Lucia Rijker vs Somchai Jaidee
From the proud tradition of Dutch kickboxing, Lucia Rijker has a kickboxing record of 37 wins, 0 losses and one draw, with 25 wins coming by KO. Rijker later made the transition to boxing and amassed a record of 17 wins, 0 losses, with 14 wins by way of KO. Despite her legendary status among hardcore fans, Rijker lived in the shadow of more famous female boxers, like Christy Martin and Mia St. John. The parallels between Lucia Rijker- Christy Martin and Cyborg Justino-Ronda Rousey are interesting. There is nothing new under the sun.
While still a kickboxer, Lucia Rijker fought a man, Somchai Jaidee. At the time of the fight, Somchai Jaidee had 13 wins, 1 loss with 9 wins coming by way of KO, or at least that’s how he was billed. When one watches this fight, one gets the feeling that Somchai is a legitimate fighter. Rijker isn’t looking for a “one and done” push over. She wants to fight a real male kickboxer. As amazing and dominant a striker as Lucia Rijker was, a true legend, she got knocked out in the second round by a male kickboxer, one who hasn’t left a mark on Google beyond this one fight. Rijker deserves credit for her courage and warrior spirit but even this unbeatable female fighter got knocked out, rather easily, by a nearly anonymous male.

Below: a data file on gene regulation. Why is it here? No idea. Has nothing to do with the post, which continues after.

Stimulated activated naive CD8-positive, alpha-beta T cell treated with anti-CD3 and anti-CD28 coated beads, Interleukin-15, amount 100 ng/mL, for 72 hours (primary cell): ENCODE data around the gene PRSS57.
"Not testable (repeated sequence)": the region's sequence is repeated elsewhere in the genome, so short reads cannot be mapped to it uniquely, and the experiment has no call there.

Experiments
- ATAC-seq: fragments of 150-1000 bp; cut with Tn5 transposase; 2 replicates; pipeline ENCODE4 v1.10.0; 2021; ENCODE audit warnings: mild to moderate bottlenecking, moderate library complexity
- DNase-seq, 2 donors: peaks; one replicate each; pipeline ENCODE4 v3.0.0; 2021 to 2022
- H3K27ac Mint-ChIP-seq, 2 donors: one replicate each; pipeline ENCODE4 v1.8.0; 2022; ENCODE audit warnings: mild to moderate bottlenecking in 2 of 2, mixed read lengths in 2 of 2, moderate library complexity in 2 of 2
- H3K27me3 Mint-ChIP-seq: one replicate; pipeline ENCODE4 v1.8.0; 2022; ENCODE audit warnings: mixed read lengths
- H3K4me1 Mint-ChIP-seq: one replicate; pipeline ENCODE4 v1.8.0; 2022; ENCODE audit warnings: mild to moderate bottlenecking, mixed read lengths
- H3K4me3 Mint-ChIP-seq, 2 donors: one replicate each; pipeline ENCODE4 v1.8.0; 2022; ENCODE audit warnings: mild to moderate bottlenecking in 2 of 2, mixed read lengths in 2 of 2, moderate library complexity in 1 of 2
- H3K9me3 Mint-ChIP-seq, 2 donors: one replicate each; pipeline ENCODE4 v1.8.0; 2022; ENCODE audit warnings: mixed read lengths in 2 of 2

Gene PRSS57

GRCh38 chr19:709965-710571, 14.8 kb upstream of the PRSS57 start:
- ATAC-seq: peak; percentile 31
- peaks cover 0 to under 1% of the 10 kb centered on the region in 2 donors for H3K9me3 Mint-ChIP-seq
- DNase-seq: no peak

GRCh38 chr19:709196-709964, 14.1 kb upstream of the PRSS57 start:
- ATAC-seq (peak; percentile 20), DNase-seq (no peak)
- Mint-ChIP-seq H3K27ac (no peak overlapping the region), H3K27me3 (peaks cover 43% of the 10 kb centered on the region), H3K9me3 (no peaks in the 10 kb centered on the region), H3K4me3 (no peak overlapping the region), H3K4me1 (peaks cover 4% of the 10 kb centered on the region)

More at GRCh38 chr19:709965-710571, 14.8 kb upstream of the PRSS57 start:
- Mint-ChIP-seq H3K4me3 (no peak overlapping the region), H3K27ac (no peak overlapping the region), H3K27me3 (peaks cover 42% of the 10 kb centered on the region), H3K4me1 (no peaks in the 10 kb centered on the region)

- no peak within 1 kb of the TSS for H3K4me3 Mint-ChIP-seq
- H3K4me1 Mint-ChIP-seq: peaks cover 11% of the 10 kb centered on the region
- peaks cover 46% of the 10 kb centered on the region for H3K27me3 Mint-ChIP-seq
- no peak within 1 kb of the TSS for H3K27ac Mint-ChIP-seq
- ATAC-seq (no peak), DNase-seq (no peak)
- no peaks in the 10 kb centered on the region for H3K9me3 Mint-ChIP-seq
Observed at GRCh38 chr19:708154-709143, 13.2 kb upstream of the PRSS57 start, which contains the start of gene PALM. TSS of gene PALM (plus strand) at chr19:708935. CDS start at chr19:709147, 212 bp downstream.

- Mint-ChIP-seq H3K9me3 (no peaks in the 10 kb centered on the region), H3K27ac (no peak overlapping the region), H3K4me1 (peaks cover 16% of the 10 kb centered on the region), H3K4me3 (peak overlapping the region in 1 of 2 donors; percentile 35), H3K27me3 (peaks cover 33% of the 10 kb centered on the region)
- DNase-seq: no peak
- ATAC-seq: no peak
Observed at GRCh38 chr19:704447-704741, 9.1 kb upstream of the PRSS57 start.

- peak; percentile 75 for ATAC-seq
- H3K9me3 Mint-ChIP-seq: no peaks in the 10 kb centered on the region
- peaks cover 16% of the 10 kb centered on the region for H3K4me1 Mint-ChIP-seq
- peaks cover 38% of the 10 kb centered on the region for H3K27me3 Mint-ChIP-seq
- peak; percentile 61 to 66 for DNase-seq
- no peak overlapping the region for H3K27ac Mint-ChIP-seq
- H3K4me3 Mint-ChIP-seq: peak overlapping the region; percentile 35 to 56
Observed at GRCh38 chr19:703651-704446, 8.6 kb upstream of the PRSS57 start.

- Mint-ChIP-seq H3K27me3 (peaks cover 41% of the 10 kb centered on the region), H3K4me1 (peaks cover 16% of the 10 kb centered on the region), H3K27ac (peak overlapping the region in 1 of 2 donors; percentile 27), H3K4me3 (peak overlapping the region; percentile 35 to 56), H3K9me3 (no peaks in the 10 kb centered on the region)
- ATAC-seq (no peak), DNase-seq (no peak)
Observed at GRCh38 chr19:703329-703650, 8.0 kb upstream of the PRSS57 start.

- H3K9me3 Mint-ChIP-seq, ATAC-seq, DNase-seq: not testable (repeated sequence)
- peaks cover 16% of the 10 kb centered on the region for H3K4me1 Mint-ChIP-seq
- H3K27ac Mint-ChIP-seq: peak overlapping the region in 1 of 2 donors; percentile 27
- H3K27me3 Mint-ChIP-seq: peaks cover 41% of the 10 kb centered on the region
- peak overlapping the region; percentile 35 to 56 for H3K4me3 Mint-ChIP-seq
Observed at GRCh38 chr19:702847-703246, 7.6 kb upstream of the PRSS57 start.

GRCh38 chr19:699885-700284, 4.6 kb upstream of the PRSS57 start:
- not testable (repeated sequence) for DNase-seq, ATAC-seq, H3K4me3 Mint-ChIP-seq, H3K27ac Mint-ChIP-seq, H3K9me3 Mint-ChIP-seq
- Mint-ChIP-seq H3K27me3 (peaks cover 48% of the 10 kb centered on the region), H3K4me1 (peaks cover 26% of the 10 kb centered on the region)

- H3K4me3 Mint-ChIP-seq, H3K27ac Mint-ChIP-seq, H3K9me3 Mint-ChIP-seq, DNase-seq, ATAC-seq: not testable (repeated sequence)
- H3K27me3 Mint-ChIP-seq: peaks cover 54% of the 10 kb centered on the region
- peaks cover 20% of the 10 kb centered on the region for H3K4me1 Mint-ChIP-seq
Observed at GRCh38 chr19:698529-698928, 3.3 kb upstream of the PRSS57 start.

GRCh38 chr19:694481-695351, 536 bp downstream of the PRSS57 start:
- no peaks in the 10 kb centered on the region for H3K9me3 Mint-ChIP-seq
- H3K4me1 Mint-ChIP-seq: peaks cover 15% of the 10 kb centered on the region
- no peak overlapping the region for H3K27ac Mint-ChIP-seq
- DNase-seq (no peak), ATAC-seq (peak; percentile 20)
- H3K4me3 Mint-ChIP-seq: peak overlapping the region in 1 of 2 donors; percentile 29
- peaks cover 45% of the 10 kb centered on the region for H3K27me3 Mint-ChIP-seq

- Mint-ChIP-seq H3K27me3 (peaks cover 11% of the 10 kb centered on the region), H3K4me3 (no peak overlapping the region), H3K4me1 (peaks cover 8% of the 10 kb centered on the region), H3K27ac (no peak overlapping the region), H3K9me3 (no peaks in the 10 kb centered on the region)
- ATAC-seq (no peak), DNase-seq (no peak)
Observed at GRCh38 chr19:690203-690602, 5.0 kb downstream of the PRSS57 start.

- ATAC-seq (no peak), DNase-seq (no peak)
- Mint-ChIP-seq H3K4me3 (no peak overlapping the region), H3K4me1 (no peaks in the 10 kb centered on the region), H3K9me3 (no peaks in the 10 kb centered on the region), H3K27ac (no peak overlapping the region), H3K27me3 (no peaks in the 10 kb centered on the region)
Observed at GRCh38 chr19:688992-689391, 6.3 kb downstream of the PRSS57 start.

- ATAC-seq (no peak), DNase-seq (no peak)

I started this article discussing fake inter-gender combat, in Andy Kaufman. Then we went to real inter-gender combat, in Becky Levi, a spectacle too mismatched to be considered a legitimate contest. These were then followed by a cautionary tale, Lucia Rijker vs Somchai Jaidee. Honorable mention should also go to former Ronda Rousey opponent, Ediane Gomes vs some guy in Rio Heroes. Why? Because ever since Ronda Rousey ran over three women, in less than two minutes, two of which were previously unbeaten, talk erupted of her beating half, if not all, of the UFC’s bantamweight men.
It’s fun to talk about theoretical fights between super heroes we want to believe in, like Bruce lee vs Helio Gracie, but reality is more dangerous than fiction. Fighting a fellow female on steroids is problematic enough but fighting a man is like fighting a female uruk hai. Real fights between men and women almost never go the way we want them to but they almost always go in the depressing ways we should expect them to. Lucia Rijker taught us that.